Groundbreaking Research Funded by Cyclists

Richard Neubig spends most of his time searching for new and better treatments for skin cancer and other diseases. Once a year, he and his colleagues leave their labs and join thousands of others in the MSU Gran Fondo, a bike ride that is approaching $1 million in funding for skin cancer research.

“It’s actually very inspiring to see all these people out there supporting skin cancer research,” said Neubig, MD, PhD, professor and chair of the College of Human Medicine’s Department of Pharmacology and Toxicology.

Rick Neubig
MSU’s skin cancer researchers and their teams will ride with more than 1,600 participants at this year’s MSU Gran Fondo!

In its first five years, the ride has raised more than $810,000 to support the College of Human Medicine’s skin cancer awareness, prevention and research. As of mid-June, this year’s pledges totaled more than $115,000 with more rolling in. That money is important for basic studies of promising new treatments for melanoma, squamous cell carcinoma, basal cell carcinoma and other forms of skin cancer, Neubig said.

Richard Neubig
Richard Neubig, PhD, is focusing on how to reduce metastasis of melanoma cells and improve the effectiveness of drug therapies.

“Oh, it’s critical,” he said, not only for the immediate discoveries, but because it can lead to further research funded by the National Institutes of Health and other agencies. With MSU Gran Fondo funding, Neubig has studied compounds that reduce the spread of melanoma – the most deadly form of skin cancer – and prevent it from becoming resistant to other treatments.

Additional grants from the fundraiser will allow him to hire a postdoctoral fellow for two years to identify other drugs that could greatly improve treatment of melanoma, he said.

Neubig and other faculty, staff and students from his department will ride as a team. That includes Jamie Bernard, PhD, an assistant professor of pharmacology and toxicology.

“I’m very appreciative about this funding,” said Bernard, “because I’m really passionate about preventing cancer.”

Dr. Jamie Bernard is studying ways to prevent non-melanoma skin cancers by identifying compounds that prevent epidermal cell transformation.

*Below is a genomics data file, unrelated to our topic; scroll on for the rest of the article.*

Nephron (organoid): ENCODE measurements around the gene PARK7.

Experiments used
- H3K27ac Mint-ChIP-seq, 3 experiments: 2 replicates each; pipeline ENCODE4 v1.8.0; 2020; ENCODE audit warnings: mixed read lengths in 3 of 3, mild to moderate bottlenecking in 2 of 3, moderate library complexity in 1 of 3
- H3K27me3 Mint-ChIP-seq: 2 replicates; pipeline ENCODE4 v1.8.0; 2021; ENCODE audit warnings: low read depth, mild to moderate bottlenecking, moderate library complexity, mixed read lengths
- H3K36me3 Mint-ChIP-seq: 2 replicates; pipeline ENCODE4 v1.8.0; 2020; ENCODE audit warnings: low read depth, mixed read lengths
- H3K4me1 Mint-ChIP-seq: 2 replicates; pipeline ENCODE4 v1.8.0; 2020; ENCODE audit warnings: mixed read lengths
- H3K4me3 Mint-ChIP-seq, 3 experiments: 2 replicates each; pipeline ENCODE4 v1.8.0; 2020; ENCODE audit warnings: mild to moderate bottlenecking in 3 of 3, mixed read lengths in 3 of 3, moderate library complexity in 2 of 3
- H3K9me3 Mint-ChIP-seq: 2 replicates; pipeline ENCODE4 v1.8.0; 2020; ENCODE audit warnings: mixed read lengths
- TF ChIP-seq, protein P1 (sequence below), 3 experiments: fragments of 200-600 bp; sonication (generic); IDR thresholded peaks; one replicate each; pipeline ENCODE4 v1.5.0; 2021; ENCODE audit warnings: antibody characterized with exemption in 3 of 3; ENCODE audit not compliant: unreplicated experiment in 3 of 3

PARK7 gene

With money from the MSU Gran Fondo, she has studied the link between obesity and skin cancer and is beginning a new project to screen compounds that could prevent skin cells damaged by sun exposure from transforming to cancer, specifically basal cell and squamous cell, which account for more than three million diagnoses each year.

“Right now, I don’t think there is anything to inhibit malignant transformation,” Bernard said. “This is an unmet need. We’re looking for compounds that could block that transformation. The Gran Fondo funds have allowed us to do that.”

With MSU Gran Fondo support, Fredric Manfredsson studies the use of a virus to carry a protein into melanoma cells, causing them to die and preventing the cancer from spreading.

In his laboratory, the technique “killed it (the melanoma) very, very effectively,” said Manfredsson, PhD, an assistant professor in the college’s Department of Translational Science & Molecular Medicine. “We wouldn’t have done it without Gran Fondo.”

Frederic Manfredsson 017-002-134
MSU Gran Fondo funding has given Dr. Frederic Manfredsson the opportunity to study a virus that could carry a protein into melanoma cells, causing them to die and prevent the cancer from spreading.

With this funding, the college’s researchers are able to study novel approaches to skin cancer treatments, said Norman Beauchamp Jr., MD, the College of Human Medicine’s dean.

“It’s often difficult to obtain funding for the novel, most inventive ideas,” he said, adding: “That’s how solutions are found. That’s what Gran Fondo allows our researchers to do.”

It also raises public awareness about the dangers of skin cancer, he said, and enlists the community’s support for one of the college’s important research programs.

“What I love about the event is it brings together a few of the things that matter to MSU,” Beauchamp said. “I’m appreciative of the community coming together to address this problem.”

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